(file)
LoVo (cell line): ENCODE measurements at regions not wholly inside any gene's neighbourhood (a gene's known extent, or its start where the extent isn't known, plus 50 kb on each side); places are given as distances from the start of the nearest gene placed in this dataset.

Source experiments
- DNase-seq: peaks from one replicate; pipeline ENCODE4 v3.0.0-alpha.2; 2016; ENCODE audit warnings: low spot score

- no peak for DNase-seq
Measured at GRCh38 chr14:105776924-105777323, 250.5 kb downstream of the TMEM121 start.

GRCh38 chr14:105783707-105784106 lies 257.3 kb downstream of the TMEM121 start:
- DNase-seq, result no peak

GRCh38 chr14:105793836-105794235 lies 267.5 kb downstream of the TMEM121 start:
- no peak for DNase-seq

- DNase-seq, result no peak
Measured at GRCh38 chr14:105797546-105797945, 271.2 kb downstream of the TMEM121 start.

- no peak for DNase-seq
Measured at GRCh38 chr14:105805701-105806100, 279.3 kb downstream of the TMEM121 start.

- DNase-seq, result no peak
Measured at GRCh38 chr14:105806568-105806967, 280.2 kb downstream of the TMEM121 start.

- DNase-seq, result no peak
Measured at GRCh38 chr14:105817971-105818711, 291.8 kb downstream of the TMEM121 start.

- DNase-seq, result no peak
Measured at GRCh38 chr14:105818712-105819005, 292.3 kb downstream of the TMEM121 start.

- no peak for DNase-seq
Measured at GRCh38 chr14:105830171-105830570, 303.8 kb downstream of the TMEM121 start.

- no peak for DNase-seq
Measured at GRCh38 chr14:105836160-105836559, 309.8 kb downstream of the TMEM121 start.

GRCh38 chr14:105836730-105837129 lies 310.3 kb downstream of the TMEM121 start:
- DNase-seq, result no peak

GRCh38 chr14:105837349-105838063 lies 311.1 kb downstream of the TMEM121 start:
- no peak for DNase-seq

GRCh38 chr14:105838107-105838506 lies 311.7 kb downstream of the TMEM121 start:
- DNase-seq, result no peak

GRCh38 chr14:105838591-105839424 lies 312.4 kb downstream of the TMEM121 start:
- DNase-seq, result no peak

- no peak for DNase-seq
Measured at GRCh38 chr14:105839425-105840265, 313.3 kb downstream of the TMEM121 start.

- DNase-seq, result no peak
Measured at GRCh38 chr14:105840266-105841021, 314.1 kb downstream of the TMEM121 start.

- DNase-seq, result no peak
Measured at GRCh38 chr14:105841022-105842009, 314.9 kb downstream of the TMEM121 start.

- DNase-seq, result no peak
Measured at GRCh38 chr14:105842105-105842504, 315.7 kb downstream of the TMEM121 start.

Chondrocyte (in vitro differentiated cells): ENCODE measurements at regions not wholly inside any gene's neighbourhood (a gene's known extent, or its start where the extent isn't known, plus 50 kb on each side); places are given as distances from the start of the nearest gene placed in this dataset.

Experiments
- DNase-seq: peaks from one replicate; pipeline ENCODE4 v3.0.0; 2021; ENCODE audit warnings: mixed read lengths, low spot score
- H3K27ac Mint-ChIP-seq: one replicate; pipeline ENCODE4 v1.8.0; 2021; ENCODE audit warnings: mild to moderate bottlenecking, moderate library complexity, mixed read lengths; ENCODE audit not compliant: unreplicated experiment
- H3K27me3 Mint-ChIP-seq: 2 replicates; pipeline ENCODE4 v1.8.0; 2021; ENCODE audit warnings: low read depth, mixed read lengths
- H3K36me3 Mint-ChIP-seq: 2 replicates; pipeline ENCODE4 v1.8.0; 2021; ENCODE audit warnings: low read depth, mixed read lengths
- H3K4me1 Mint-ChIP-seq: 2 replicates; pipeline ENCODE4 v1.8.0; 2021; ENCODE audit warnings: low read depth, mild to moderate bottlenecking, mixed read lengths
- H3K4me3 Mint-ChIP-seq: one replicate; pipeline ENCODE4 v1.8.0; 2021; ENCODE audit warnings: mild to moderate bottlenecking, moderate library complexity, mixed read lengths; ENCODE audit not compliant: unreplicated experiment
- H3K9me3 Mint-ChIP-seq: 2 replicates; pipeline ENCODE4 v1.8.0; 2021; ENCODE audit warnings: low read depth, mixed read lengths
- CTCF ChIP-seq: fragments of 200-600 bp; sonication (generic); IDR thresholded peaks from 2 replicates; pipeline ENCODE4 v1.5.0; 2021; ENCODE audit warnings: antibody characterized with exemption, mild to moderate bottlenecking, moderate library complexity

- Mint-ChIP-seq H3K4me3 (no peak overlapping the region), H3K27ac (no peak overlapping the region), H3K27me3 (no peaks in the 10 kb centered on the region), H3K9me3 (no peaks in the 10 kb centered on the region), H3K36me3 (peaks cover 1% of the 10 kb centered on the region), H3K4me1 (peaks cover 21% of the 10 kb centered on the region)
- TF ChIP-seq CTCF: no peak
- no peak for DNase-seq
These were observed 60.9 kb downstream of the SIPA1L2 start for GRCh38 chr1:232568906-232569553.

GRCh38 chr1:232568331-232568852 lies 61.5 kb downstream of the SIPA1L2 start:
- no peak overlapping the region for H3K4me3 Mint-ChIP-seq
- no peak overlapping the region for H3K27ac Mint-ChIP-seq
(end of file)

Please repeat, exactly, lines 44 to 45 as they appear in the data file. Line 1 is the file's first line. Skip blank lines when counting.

- H3K27me3 Mint-ChIP-seq: 2 replicates; pipeline ENCODE4 v1.8.0; 2021; ENCODE audit warnings: low read depth, mixed read lengths
- H3K36me3 Mint-ChIP-seq: 2 replicates; pipeline ENCODE4 v1.8.0; 2021; ENCODE audit warnings: low read depth, mixed read lengths